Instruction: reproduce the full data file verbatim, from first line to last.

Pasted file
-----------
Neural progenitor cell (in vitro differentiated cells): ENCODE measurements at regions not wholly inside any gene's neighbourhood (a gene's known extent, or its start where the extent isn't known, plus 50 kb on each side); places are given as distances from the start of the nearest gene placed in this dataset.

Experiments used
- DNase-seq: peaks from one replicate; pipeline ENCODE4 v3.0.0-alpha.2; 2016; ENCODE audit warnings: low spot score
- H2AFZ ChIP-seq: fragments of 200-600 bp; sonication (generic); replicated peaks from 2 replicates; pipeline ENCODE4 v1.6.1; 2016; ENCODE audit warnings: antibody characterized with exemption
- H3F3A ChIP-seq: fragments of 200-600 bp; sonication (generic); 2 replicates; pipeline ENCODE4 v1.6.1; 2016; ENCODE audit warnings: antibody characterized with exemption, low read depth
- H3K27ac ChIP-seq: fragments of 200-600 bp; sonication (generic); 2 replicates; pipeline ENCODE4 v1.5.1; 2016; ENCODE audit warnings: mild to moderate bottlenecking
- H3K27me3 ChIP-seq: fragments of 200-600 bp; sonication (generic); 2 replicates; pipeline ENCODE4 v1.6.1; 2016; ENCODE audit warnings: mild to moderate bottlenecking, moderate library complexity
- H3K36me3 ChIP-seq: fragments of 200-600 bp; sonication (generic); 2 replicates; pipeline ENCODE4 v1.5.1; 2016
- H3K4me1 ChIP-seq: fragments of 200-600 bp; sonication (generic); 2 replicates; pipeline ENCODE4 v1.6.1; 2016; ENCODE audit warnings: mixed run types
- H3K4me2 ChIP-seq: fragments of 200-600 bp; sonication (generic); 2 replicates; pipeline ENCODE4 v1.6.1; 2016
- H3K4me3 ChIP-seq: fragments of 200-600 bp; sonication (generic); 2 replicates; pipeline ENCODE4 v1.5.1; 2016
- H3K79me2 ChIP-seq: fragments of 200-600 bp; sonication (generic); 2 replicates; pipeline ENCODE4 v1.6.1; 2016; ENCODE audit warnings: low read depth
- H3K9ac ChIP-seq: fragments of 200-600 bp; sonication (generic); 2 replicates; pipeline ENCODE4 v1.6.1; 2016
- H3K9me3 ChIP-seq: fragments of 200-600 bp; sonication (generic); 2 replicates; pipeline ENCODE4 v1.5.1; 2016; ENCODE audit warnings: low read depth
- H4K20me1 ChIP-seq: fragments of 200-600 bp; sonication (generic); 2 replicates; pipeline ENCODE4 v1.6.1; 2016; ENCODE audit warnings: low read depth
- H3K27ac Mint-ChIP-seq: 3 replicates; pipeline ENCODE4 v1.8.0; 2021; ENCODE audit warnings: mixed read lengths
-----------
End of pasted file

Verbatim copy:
Neural progenitor cell (in vitro differentiated cells): ENCODE measurements at regions not wholly inside any gene's neighbourhood (a gene's known extent, or its start where the extent isn't known, plus 50 kb on each side); places are given as distances from the start of the nearest gene placed in this dataset.

Experiments used
- DNase-seq: peaks from one replicate; pipeline ENCODE4 v3.0.0-alpha.2; 2016; ENCODE audit warnings: low spot score
- H2AFZ ChIP-seq: fragments of 200-600 bp; sonication (generic); replicated peaks from 2 replicates; pipeline ENCODE4 v1.6.1; 2016; ENCODE audit warnings: antibody characterized with exemption
- H3F3A ChIP-seq: fragments of 200-600 bp; sonication (generic); 2 replicates; pipeline ENCODE4 v1.6.1; 2016; ENCODE audit warnings: antibody characterized with exemption, low read depth
- H3K27ac ChIP-seq: fragments of 200-600 bp; sonication (generic); 2 replicates; pipeline ENCODE4 v1.5.1; 2016; ENCODE audit warnings: mild to moderate bottlenecking
- H3K27me3 ChIP-seq: fragments of 200-600 bp; sonication (generic); 2 replicates; pipeline ENCODE4 v1.6.1; 2016; ENCODE audit warnings: mild to moderate bottlenecking, moderate library complexity
- H3K36me3 ChIP-seq: fragments of 200-600 bp; sonication (generic); 2 replicates; pipeline ENCODE4 v1.5.1; 2016
- H3K4me1 ChIP-seq: fragments of 200-600 bp; sonication (generic); 2 replicates; pipeline ENCODE4 v1.6.1; 2016; ENCODE audit warnings: mixed run types
- H3K4me2 ChIP-seq: fragments of 200-600 bp; sonication (generic); 2 replicates; pipeline ENCODE4 v1.6.1; 2016
- H3K4me3 ChIP-seq: fragments of 200-600 bp; sonication (generic); 2 replicates; pipeline ENCODE4 v1.5.1; 2016
- H3K79me2 ChIP-seq: fragments of 200-600 bp; sonication (generic); 2 replicates; pipeline ENCODE4 v1.6.1; 2016; ENCODE audit warnings: low read depth
- H3K9ac ChIP-seq: fragments of 200-600 bp; sonication (generic); 2 replicates; pipeline ENCODE4 v1.6.1; 2016
- H3K9me3 ChIP-seq: fragments of 200-600 bp; sonication (generic); 2 replicates; pipeline ENCODE4 v1.5.1; 2016; ENCODE audit warnings: low read depth
- H4K20me1 ChIP-seq: fragments of 200-600 bp; sonication (generic); 2 replicates; pipeline ENCODE4 v1.6.1; 2016; ENCODE audit warnings: low read depth
- H3K27ac Mint-ChIP-seq: 3 replicates; pipeline ENCODE4 v1.8.0; 2021; ENCODE audit warnings: mixed read lengths